Dean hired for UAFS College of Health, Education and Human Sciences
Dr. D. Antonio “Dean” Cantu will start Feb. 1 as the new dean of the College of Health, Education and Human Sciences at the University of Arkansas at Fort Smith. The search for the new head administrator began in June. His annual salary at UAFS will be $178,000.
Dr. Carolyn Mosley retired as dean of the College of Health Science in May 2019. At the time, Dr. Ron Darbeaug, dean of the College of Science, Technology, Engineering and Math and the School of Education was named interim dean of the College of Health Science as well. Darbeau was appointed provost at Lock Haven University and left UAFS in June 2020. Lyn Korvick has served as interim dean of the College of Health, Education and Human Sciences since that time.
The university announced a major realignment of the organizational structure in April. The realignment, which began July 1 will result in $1.69 million in annual savings or new revenue, said Dr. Terisa Riley, UAFS chancellor. That realignment included moving to a three college academic model including the College of Health, Education, and Human Sciences; the College of Business and Industry and the College of Arts and Sciences.
“I am very pleased Dr. Cantu has chosen to come to UAFS as the inaugural dean of the College of Health, Education and Human Sciences,” said UAFS Provost Dr. Georgia Hale. “His broad experience includes leading the successful merger of multiple departments, which will be very valuable as he works with departmental leadership, faculty, and staff within this newly formed college.”
In all the areas represented by the college – health sciences, education, human sciences, have a critical need for individuals in the respective professions, Cantu said.
“That makes our charge all the greater to continue to build on the foundation that those respective programs and academic units provide,” he said. “In respect to specific partnerships, one of the things I will do, the first orders of business, will be to get together with my leadership team. … and get to know them and the programs and learn more about the community partnerships that have been formed already and what we can do to continue to support and nurture those.”
By doing so, Cantu said he believes the college will be able to continue to address the need that’s in the community regarding students entering professions seeing a great need.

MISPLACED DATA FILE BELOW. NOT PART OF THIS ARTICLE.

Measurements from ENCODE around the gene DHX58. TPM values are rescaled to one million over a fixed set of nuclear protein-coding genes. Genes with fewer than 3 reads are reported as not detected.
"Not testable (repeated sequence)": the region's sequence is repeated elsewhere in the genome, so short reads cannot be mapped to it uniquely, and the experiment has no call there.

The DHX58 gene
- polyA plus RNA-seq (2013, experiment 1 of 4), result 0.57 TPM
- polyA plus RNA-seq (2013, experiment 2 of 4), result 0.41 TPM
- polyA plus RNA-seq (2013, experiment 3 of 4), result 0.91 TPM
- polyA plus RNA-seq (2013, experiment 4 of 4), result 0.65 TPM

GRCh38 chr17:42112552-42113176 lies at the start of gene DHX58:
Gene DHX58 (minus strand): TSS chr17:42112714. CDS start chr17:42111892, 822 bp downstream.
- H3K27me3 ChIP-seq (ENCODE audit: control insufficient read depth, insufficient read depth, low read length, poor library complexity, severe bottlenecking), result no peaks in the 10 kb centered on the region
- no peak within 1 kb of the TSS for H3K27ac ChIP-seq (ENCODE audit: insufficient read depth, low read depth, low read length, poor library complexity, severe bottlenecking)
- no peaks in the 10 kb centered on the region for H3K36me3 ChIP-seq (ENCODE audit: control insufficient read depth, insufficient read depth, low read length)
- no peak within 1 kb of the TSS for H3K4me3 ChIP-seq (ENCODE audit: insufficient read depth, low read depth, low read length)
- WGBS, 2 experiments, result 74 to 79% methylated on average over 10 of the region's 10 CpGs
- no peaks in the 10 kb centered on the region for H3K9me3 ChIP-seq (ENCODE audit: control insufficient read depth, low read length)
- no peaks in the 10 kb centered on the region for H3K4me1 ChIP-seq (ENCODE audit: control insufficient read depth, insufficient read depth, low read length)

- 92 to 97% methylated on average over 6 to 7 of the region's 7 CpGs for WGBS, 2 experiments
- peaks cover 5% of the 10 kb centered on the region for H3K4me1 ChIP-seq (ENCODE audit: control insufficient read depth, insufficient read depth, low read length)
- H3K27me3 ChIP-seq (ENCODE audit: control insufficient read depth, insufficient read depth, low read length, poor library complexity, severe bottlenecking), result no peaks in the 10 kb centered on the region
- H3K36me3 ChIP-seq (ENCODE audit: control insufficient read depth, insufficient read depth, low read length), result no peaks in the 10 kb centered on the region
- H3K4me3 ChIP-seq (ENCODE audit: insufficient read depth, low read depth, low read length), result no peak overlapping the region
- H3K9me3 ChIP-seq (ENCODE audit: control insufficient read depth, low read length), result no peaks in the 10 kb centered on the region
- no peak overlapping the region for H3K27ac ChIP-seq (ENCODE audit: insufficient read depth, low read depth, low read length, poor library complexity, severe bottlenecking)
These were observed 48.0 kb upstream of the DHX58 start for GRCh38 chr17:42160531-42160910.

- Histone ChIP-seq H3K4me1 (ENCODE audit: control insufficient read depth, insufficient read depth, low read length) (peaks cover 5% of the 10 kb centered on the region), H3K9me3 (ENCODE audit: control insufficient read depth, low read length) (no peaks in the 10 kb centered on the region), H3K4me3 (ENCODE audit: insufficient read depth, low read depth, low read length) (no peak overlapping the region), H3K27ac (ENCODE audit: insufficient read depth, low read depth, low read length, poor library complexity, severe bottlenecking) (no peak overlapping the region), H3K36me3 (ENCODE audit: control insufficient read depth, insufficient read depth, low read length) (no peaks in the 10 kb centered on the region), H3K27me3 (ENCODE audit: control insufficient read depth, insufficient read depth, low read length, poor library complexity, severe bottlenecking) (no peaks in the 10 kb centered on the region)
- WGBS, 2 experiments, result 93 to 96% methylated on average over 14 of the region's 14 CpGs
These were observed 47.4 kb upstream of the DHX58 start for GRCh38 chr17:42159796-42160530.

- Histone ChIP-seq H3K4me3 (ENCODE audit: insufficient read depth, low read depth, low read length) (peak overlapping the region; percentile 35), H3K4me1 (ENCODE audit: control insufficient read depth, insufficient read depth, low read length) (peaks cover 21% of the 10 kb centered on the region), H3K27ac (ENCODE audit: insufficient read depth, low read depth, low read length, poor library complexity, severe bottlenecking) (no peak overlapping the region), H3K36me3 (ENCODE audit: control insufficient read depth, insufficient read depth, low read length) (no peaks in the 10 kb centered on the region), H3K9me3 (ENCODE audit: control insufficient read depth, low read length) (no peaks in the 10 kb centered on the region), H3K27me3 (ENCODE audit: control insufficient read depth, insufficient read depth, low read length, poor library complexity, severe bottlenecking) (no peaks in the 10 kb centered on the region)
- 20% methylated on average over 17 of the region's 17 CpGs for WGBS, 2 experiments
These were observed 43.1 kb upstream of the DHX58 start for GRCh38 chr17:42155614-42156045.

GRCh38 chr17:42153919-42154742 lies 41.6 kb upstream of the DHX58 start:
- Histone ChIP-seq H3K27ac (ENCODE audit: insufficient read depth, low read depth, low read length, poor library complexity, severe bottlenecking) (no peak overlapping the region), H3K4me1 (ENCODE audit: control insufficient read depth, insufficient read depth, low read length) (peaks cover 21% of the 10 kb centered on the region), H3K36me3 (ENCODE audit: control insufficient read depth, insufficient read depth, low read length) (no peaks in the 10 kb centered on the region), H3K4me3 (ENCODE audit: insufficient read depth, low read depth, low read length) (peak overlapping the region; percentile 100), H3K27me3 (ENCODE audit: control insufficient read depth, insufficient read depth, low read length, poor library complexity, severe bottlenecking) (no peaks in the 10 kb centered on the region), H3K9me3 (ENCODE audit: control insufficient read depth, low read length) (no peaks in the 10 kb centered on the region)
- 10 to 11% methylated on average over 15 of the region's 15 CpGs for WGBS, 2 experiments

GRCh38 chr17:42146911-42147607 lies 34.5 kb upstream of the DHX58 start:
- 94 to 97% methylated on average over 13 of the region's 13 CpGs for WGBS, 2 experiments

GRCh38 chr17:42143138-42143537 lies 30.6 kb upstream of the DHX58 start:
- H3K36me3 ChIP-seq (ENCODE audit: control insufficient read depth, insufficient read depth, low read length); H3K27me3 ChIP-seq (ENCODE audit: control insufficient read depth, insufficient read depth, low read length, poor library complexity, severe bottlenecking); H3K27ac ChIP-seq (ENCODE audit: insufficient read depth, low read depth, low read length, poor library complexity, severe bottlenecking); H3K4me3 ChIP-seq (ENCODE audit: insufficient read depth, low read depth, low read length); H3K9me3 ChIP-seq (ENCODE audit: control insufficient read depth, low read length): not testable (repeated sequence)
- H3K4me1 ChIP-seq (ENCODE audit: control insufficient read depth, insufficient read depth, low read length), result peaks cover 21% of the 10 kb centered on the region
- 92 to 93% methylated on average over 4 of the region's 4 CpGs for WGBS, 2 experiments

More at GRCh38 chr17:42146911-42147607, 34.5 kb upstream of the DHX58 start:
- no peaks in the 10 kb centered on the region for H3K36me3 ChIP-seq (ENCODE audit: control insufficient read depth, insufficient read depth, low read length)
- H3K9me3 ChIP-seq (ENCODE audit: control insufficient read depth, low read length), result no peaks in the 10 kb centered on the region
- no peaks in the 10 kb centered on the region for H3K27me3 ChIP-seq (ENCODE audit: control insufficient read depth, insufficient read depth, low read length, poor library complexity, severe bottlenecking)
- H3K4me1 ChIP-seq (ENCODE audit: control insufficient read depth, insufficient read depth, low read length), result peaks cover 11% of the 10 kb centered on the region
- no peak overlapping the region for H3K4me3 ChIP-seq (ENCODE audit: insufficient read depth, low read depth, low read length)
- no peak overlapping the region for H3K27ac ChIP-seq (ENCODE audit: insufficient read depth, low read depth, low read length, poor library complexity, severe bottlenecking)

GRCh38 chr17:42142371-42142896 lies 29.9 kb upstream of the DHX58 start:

“I am truly grateful for this opportunity to work together with the extremely dedicated and exceptionally talented faculty and staff in the college in providing our students with an educational experience consistent with the mission of UAFS, which will prepare them to succeed in an ever-changing world,” he said.
Cantu said he most looks forward to working collaboratively with the leadership team, faculty, staff, community partners, and alumni.
“Collaboration is essential to building upon the rich tradition of excellence in each of the college’s unique programs, and in working to provide our students with the best educational experience possible to prepare them for their respective professions that are focused on caring for the physical, mental, social, and educational needs of our communities. Indeed, the pandemic serves to remind us all of the critical importance of this charge, and just how essential these professions are in our society,” he said.
Cantu is the associate dean and director for the Department of Education, Counseling, and Leadership at Bradley University, a private university in Peoria, Ill. Over his 13 years at Bradley, he oversaw strategic initiatives including the merger of two distinct academic departments into one cohesive unit and the development and implementation of a five-year departmental strategic plan. He also managed unit affairs, governance and management, climate assessment and improvement, and full evaluation and revision of departmental policies, procedures, and practices to best serve the students, faculty, and staff of his division and the university at large. He also works as a research fellow in the Future Institute Research Center.
Previously he was dean and professor of education at Indiana University Kokomo and director of social studies education at Ball State University. Prior to his work in education, Cantu served in the Army as an S2 intelligence officer for the 5/33 Armor Battalion, 194th Armored Brigade at Fort Knox, Ky.
He has a doctorate degree in curriculum and instruction from Southern Illinois University; an education specialist degree in community college teaching, a master’s degree in history and a bachelor’s degree in social science education from Arkansas State University and an associate degree in social science from Highland Community College.